#8 baddmammajamma

Posted 16 February 2013 - 09:30 AM

QUOTE (Lyra @ 16/02/2013, 10:25 AM) <{POST_SNAPBACK}>
Issues like this prompted us to rock up the ER at the RCH. I would definitely be seeing a doctor ASAP


I should have added this line to my note as well. If there have been dramatic changes in the child, I wouldn't be taking a cautious "wait and see" approach -- I'd be pushing to get in to see a specialist ASAP.

#9 amabanana

Posted 16 February 2013 - 09:37 AM

I'm sorry but I also see 'red flags' for a few different things in that post.  I'd be visiting a dev. paed ASAP.   I agree that a wait and see approach is probably not what I would do if that were my child.


#10 red_squirrel

Posted 16 February 2013 - 09:52 AM

Regression in children isn't normal.
I would see a GP and ask their advice as well as ask for a referral to a dev. Paed.
I would also have the hearing tested thoroughly.

She maybe losing hearing due to something reversible. There is also the possibility that it is the onset of one of the many syndromes out there. Or she may be experiencing abnormal brain activity such as absence seizures.

It isn't something that will go away. It needs investing and hopefully it turns out to be something as benign as glue ear. Good luck.

Edited by red_squirrel, 16 February 2013 - 09:57 AM.


#11 me-and-mini-me

Posted 16 February 2013 - 04:53 PM

Thanks for all the replies ladies.  Apparently, she has had lots of tests done on her ears, and a hearing test was one of them, and these all found nothing wrong with her hearing or inside her ears. Neither my friend nor her mother mentioned that her hand skills have changed though.  They only talked about her hearing and speech.  The grandmother did mention that she now has an appointment with a professional, and I asked what kind of professional, and she said she couldn't remember.  I then waffled off some names, and she still couldn't remember, but said that she was definitely booked in.  When they first told me the story, it also raised a red flag for me, as I know somebody who has an autistic child, which he claims happened right after she got her 18 month injection, and he strongly blames that as the reason she changed.  He also said that she was a perfectly normal happy child who could also say words, but then after the injection, she couldn't say anything anymore, and just screamed.  He says he has video tape of before and after which clearly shows how she changed.  I didn't say anything to them, as I didn't want to alarm them unnecessarily, but I will ask how this next appointment went and go from there.    Mary.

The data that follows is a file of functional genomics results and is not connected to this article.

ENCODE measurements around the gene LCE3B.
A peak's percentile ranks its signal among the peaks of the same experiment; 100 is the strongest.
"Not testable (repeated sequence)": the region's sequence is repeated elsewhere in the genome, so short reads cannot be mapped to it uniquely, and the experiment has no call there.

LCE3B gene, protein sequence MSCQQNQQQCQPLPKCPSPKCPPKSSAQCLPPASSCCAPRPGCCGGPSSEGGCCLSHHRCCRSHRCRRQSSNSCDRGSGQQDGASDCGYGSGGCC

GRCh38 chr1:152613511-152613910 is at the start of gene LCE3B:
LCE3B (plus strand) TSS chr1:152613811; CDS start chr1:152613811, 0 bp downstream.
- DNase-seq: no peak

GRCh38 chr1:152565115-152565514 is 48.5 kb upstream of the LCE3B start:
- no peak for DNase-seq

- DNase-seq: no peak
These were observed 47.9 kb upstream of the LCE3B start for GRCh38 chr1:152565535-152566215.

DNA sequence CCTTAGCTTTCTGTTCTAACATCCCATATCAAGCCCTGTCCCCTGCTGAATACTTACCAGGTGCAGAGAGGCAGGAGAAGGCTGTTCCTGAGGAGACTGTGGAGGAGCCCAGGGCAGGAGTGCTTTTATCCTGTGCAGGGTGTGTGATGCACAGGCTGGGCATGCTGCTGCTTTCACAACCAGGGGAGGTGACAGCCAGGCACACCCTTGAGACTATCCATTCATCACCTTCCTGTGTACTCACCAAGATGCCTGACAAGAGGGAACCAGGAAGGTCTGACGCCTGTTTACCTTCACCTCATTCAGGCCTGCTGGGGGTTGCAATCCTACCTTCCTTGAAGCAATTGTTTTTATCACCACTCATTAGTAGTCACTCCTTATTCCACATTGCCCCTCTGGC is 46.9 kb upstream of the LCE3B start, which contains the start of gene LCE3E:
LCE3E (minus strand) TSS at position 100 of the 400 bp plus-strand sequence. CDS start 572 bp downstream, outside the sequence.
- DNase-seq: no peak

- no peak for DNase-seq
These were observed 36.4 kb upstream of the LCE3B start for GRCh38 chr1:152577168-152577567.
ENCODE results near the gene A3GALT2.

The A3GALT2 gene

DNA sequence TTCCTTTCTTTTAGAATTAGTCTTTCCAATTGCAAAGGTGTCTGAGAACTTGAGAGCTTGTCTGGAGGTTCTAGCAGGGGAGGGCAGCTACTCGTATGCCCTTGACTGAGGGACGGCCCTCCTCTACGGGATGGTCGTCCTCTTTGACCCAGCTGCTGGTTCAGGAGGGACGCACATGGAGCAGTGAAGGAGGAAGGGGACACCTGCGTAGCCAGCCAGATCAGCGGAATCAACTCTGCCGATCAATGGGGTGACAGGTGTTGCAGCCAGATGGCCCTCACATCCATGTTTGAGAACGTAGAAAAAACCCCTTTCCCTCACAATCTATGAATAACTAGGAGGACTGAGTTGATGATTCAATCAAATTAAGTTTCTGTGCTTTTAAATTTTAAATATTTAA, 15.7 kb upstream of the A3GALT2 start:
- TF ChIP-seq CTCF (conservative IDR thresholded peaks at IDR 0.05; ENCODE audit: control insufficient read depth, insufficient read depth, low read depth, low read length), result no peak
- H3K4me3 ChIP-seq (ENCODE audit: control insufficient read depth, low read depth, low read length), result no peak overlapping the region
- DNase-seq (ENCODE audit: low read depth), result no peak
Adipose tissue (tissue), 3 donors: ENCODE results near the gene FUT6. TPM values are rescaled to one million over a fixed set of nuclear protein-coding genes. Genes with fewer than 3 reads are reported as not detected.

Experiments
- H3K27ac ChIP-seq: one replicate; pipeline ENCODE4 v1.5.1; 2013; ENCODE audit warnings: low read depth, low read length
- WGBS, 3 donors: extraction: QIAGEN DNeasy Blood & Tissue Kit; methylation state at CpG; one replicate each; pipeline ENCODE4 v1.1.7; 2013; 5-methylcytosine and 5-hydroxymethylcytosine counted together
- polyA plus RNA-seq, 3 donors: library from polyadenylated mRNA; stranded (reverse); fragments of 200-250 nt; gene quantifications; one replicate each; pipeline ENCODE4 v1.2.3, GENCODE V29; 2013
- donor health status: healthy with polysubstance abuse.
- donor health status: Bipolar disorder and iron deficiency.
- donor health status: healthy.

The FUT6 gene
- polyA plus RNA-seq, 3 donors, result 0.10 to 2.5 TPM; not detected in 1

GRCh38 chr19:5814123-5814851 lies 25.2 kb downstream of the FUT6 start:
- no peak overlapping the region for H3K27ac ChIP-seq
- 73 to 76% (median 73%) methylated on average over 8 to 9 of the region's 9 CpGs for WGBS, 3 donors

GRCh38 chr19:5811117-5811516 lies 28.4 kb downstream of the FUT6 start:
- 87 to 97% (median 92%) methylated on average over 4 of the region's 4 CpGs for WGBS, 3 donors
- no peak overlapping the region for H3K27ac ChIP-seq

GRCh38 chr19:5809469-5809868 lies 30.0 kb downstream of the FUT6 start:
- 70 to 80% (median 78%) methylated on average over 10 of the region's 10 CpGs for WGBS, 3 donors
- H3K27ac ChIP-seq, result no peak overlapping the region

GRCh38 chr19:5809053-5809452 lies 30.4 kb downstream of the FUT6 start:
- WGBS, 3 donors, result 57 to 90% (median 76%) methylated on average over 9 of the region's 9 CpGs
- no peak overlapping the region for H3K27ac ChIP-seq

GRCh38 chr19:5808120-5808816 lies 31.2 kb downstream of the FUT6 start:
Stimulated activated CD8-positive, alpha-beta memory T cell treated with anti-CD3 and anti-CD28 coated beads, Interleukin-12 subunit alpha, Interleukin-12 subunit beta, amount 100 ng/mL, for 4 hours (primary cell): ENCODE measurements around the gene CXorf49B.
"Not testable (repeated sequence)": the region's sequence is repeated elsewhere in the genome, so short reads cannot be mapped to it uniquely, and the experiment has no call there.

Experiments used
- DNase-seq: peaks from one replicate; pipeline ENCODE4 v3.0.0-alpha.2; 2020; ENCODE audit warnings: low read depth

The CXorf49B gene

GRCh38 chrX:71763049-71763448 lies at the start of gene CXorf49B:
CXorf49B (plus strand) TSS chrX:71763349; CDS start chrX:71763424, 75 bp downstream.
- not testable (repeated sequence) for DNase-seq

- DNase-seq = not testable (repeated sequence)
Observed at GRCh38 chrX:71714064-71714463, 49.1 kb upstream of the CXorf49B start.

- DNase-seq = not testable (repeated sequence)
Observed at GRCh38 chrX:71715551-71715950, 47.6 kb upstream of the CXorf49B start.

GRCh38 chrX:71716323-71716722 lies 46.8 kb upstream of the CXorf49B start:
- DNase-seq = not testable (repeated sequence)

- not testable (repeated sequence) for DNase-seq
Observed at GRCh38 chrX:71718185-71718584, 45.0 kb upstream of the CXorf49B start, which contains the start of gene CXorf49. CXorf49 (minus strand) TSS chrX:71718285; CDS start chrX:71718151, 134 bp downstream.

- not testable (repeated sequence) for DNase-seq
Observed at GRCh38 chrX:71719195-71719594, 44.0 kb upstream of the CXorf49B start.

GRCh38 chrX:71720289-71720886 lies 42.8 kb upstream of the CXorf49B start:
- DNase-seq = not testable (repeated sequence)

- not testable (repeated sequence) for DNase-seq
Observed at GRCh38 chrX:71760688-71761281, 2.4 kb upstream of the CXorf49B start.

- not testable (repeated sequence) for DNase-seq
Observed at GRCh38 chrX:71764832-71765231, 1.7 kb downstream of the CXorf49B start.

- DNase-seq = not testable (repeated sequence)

#12 baddmammajamma

Posted 16 February 2013 - 06:25 PM

Mary:

Is your friend the child's aunt or the child's mother? I went back and read your original post, and I couldn't quite discern which.

If she is the child's mother and you are close friends, I would be having a heart-to-heart with her about the importance of getting the right kind of professional guidance at this stage.

I hope they aren't being given the run around.

Loss of language is a classic red flag that says "Investigate NOW." I sure hope that their GP is just as concerned as many of us seem to be and has referred the child on to a specialist!

Edited by baddmammajamma, 16 February 2013 - 06:30 PM.


#13 me-and-mini-me

Posted 16 February 2013 - 06:50 PM

[quote name='baddmammajamma' date='16/02/2013, 07:25 PM' post='15334367']
Mary:

Is your friend the child's aunt or the child's mother? I went back and read your original post, and I couldn't quite discern which.

Hi.  My friend is the child's aunt.  Sorry, I went back over my post too and realised I didn't specify that.   rolleyes.gif I really didn't want to say anything in front of the grandmother, as she is a worrier, but do intend saying something to my friend, the aunt.   original.gif



#14 Emby

Posted 16 February 2013 - 06:52 PM

QUOTE (me-and-mini-me @ 16/02/2013, 05:53 PM) <{POST_SNAPBACK}>